The point here is that "action grrrl" is fine when it's understood to be pure fantasy for the most part, and even more unreachable for a girl than the male counterpart (which is still pretty ridiculous when you think about it realistically). I think the problem with all the characters like that is that combined with current politics, it encourages a stupid number of women to think that they can behave that way, and actually believe that the way the world operated for so long was simply due to social ignorance as opposed to anything physical.

To be honest, I think right now society has a rather strong message that it's wrong for girls to be traditionally feminine, fairly passive, etc. They need to get right out there and be in people's faces and running up to do everything. It doesn't affect everyone, but it causes a lot of problems, and truthfully I've been of the opinion that the media that sells that has causes a lot of problems, and we need a lot more in the way of middle ground.

If I had a daughter, she might grow up to be a recognizable exception, but not wanting anything bad to happen to her, I'd be somewhat wary about her growing up thinking that it was feasible for her to fight guys successfully. I wouldn't want her to wind up being one of those girls who gets raped or something, when they could have ran away, but decided instead to do the "powerful thing" and confront the guy who did it head on. Even with professional fighters size and weight matters, and I'm sorry even if he's a slob, some dude whose half again your body mass (if not more) is not someone you should be fighting no matter who you are if you can avoid it, and when you have comparitively little girls who try and throw down with guys I'd be reluctant to fight, because of TV, or some self defense/empowerment instructor told them they could... that's a problem.

I think we actually need to see less "yes you can" in video games, with all these female warriors and martial artists, and a bit more balance. Thre can always be exceptions given the fantastic nature of video gaming, but I think ultimatly we need more of a middle ground between "Princess Peach" and "Lara Croft" and that's the real issue I'm getting at, especially when you look at the central issue of "good role models" and such which is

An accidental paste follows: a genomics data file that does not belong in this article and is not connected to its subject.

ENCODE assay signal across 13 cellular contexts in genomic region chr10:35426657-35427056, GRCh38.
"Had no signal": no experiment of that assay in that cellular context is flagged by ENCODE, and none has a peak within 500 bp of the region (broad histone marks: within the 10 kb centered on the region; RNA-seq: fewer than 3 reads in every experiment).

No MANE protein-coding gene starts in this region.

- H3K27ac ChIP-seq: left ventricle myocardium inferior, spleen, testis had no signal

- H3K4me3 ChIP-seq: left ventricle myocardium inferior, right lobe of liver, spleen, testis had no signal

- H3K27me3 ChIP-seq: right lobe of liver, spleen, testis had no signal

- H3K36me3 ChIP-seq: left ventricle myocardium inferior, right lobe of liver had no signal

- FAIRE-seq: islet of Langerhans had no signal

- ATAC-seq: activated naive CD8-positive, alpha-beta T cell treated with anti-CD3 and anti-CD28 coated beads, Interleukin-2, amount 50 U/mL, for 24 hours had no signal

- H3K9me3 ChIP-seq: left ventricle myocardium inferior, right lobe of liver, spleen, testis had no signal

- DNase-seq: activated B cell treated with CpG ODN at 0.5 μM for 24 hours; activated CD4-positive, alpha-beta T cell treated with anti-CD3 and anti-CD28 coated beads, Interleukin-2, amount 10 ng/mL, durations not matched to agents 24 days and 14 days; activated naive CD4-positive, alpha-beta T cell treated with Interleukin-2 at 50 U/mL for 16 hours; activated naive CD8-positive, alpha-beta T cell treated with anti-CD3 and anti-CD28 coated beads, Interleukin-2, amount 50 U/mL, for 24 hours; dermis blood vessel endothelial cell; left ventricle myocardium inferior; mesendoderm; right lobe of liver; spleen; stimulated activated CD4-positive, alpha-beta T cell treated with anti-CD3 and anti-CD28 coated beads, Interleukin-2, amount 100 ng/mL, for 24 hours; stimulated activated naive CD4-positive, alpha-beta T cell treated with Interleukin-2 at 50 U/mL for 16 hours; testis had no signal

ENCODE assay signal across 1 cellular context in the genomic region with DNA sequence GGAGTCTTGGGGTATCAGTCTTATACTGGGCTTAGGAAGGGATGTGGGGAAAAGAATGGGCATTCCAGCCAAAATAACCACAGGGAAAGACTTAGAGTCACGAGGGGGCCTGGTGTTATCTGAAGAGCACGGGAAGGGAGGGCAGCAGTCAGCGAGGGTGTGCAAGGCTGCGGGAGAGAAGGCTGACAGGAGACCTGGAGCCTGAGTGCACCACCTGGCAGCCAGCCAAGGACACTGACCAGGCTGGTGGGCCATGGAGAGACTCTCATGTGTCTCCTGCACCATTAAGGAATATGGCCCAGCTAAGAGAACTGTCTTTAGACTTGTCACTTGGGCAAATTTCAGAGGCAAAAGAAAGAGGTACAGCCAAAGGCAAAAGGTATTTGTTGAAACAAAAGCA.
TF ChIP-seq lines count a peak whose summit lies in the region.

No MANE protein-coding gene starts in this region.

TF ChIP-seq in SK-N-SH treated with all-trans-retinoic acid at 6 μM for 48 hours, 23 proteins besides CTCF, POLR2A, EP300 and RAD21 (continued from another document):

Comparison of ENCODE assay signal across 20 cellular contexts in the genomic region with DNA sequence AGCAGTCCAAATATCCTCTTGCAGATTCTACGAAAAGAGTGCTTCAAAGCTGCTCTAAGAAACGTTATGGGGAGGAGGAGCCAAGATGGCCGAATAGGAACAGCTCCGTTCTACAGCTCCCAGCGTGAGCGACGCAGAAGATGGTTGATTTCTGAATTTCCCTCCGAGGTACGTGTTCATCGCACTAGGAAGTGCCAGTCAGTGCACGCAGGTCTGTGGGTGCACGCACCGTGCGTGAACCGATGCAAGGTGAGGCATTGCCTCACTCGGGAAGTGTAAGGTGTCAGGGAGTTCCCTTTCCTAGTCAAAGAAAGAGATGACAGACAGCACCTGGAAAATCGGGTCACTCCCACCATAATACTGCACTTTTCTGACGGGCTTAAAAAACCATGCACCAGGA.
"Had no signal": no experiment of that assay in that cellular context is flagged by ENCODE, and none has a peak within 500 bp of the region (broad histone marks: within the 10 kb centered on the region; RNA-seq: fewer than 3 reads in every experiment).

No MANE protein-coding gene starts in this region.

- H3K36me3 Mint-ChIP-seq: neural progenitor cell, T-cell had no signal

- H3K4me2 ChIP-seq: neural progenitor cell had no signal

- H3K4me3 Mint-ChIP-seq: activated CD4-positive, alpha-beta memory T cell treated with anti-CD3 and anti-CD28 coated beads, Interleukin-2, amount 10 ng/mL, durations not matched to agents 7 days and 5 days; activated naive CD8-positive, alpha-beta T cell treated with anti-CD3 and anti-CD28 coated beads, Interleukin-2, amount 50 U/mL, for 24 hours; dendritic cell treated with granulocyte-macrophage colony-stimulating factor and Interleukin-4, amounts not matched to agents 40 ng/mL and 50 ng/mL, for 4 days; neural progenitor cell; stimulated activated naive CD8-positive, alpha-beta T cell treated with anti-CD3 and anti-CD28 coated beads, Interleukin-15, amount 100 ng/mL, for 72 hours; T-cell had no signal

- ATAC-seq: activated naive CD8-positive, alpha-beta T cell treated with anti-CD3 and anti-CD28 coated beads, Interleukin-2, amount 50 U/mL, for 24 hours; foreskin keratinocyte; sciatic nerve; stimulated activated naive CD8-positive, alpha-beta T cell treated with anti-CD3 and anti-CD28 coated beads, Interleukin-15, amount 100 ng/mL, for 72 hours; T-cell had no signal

usually at the heart of most discussions about how lame damsels in distress are.
 

vxicepickxv

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I'm sorry Mario, your McGuffin is in another castle.

That's what these mostly relatively helpless princesses are all about. They're little more than plot points to justify telling stories in early video games.

I thought it even more funny in both Faria and Final Fantasy, your first quest is to rescue the princess. The result in Final Fantasy is a bridge gets built for you to carry on your quest.

In Faria, after you rescue the princess, it's revealed that you can't marry the princess, as was the reward, because you're a woman.
 

wetcoast

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I think the real issue is that most games continue to be designed by hetero males for hetero males. So, video games are designed from a male point of view and tend to treat females as stereotypes -- passive, objectified and one-dimensional -- a prize to be obtained. Even when the "hero" is ostensibly a woman (think of Lara Croft) s/he is more a teenage boy's idea of what a woman is than anything that resembles reality. It's disheartening that 30 years on, video games are still mired in that adolescent male rut.
 

Cool Welshy

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wetcoast said:
I think the real issue is that most games continue to be designed by hetero males for hetero males. So, video games are designed from a male point of view and tend to treat females as stereotypes -- passive, objectified and one-dimensional -- a prize to be obtained. Even when the "hero" is ostensibly a woman (think of Lara Croft) s/he is more a teenage boy's idea of what a woman is than anything that resembles reality. It's disheartening that 30 years on, video games are still mired in that adolescent male rut.